People feel differently about how much time to spend at Machu Picchu. A number of people responded with surprise that I wanted three entry days. And I’ve read plenty of reports of people who were perfectly happy with a daytrip to Machu Picchu. My answer to this is the classic planning mantra: Know Thyself. As someone who was fascinated by archaeology from childhood, I knew I wanted lots of time there. I’m also someone who values being able to soak up the atmosphere of the places I visit. So the three days was perfect for me. I’m well aware it would not be perfect for everyone. Fortunately, Cheryl feels as I do about these places, so it was also the perfect amount of time for her.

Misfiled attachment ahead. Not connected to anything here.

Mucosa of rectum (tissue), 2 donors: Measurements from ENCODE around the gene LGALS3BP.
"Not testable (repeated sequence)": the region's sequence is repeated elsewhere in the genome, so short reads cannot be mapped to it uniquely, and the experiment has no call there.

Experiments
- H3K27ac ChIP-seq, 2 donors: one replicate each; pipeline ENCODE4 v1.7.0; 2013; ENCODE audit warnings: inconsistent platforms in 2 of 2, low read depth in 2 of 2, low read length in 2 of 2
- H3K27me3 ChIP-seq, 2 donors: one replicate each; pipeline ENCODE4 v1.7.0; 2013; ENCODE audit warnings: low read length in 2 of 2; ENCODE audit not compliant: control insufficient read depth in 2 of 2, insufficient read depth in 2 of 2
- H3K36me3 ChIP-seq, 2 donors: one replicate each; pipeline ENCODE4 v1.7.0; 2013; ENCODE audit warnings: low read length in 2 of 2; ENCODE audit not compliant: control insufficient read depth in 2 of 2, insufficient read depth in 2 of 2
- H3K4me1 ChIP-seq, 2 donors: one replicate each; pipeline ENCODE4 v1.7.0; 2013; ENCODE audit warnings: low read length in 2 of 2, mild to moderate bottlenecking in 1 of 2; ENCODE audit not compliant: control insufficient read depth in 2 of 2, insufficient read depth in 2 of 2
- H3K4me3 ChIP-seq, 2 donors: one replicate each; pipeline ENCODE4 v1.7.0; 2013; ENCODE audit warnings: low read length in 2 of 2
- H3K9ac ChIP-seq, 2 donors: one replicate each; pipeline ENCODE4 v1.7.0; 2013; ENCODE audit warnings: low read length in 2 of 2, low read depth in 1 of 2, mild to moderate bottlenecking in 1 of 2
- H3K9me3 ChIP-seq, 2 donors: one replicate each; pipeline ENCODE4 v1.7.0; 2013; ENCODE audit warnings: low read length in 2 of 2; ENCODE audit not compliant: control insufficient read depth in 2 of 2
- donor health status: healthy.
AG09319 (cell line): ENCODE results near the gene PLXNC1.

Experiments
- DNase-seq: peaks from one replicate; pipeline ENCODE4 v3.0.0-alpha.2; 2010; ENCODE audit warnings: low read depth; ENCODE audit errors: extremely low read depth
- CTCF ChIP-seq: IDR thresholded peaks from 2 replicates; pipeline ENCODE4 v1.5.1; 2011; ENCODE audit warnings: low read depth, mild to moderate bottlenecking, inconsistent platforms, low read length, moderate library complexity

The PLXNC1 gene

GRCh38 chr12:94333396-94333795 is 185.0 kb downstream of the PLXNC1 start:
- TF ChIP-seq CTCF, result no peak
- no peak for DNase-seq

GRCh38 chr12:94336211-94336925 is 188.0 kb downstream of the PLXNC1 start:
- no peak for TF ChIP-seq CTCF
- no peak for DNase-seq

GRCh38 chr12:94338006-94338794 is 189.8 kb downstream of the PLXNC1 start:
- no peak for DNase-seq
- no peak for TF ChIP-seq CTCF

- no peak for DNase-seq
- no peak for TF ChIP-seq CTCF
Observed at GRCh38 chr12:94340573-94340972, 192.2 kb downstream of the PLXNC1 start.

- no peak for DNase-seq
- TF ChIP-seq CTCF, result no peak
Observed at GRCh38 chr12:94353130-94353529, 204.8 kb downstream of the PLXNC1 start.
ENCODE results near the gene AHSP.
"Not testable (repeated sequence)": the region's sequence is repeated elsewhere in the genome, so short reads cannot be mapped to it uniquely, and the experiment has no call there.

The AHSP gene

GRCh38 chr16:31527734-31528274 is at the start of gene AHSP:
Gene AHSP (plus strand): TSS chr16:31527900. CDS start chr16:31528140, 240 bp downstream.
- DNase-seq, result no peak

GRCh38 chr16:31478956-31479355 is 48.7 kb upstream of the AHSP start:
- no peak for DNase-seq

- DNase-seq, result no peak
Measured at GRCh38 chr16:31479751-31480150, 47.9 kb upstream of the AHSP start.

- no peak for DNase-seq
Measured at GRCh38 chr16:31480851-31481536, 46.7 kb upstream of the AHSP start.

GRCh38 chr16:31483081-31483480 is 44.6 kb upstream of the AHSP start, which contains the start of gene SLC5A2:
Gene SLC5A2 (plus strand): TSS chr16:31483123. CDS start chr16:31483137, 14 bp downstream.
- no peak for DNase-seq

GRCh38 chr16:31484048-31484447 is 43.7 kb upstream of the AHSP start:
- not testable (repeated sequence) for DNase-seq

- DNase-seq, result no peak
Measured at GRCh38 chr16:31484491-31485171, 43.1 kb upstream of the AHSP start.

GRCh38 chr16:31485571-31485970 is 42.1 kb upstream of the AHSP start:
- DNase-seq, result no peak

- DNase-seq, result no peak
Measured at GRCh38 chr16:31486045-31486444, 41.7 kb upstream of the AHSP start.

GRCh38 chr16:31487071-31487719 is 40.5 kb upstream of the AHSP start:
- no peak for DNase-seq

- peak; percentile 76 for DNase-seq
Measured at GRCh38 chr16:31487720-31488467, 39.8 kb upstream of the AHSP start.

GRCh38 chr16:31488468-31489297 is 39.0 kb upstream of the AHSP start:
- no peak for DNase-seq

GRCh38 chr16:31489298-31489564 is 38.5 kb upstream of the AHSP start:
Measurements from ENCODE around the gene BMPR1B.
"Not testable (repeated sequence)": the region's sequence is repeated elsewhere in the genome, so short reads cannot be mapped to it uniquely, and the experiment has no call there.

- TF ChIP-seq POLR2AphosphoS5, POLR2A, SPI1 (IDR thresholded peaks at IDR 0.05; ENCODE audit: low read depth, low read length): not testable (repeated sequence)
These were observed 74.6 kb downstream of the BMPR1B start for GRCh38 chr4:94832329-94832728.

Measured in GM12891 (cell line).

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Nov 28th, 2014, 01:38 PM
  #19
 
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Again, excellent. I think I will consider this trip for Spring Break 2016. My oldest child has it on the top of her wish list after Japan which we are doing in June.

But as for you, where to next?
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Nov 28th, 2014, 02:02 PM
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I'm glad my report is helpful to you in your planning.

Where next? I really don't know. We have talked about lots of possibilities but haven't settled on a next place yet - oh, except we always spend three weeks in Kauai in Feb/March.